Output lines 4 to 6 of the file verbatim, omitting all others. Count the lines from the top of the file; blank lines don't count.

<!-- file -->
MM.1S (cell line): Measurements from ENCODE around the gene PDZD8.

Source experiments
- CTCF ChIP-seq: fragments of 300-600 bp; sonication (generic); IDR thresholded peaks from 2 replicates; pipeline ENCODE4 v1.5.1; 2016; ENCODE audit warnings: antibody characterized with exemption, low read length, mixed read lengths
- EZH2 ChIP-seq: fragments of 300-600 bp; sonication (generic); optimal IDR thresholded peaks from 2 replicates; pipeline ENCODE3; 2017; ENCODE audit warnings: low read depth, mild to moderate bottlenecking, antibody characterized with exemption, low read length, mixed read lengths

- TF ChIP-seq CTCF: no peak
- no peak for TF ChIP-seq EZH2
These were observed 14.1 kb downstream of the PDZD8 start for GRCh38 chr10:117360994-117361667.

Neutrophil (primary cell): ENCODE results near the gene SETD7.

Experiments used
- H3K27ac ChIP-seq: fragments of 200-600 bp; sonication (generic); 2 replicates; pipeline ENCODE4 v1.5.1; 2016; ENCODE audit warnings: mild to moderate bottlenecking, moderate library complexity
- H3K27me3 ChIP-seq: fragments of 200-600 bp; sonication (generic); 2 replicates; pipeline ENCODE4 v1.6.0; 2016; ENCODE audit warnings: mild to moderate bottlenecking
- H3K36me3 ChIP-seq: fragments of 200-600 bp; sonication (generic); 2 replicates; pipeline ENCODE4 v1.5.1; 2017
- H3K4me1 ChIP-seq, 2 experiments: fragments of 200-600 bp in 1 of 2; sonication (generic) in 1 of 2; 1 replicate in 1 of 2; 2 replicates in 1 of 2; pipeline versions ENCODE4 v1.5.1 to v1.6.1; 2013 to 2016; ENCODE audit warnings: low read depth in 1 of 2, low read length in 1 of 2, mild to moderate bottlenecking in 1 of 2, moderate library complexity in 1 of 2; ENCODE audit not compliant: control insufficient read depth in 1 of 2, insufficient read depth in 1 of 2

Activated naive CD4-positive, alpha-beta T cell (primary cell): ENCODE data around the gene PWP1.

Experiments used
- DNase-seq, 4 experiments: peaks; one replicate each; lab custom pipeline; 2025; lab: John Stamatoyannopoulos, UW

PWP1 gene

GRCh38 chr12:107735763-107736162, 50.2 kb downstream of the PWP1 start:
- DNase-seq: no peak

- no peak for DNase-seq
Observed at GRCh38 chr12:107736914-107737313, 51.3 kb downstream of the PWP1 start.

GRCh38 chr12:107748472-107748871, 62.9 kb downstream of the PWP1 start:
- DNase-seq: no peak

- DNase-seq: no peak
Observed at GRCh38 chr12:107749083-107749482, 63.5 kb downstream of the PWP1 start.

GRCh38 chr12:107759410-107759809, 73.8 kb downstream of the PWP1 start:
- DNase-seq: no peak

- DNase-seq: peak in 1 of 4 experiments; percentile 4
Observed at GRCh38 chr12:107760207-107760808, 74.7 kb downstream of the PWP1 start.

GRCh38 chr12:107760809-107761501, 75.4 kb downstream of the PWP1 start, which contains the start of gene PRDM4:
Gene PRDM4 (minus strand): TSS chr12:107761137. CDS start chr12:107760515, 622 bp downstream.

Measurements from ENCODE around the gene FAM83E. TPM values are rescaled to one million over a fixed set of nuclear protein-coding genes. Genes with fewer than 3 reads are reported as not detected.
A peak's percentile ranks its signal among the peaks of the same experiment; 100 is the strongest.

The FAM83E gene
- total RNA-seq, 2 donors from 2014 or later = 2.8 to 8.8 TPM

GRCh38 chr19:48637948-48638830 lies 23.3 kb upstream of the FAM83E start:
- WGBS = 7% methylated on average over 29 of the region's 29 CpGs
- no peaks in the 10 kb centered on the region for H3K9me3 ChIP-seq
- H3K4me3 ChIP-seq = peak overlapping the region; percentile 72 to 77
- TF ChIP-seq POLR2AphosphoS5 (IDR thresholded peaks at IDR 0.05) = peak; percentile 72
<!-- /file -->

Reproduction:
- EZH2 ChIP-seq: fragments of 300-600 bp; sonication (generic); optimal IDR thresholded peaks from 2 replicates; pipeline ENCODE3; 2017; ENCODE audit warnings: low read depth, mild to moderate bottlenecking, antibody characterized with exemption, low read length, mixed read lengths

- TF ChIP-seq CTCF: no peak
- no peak for TF ChIP-seq EZH2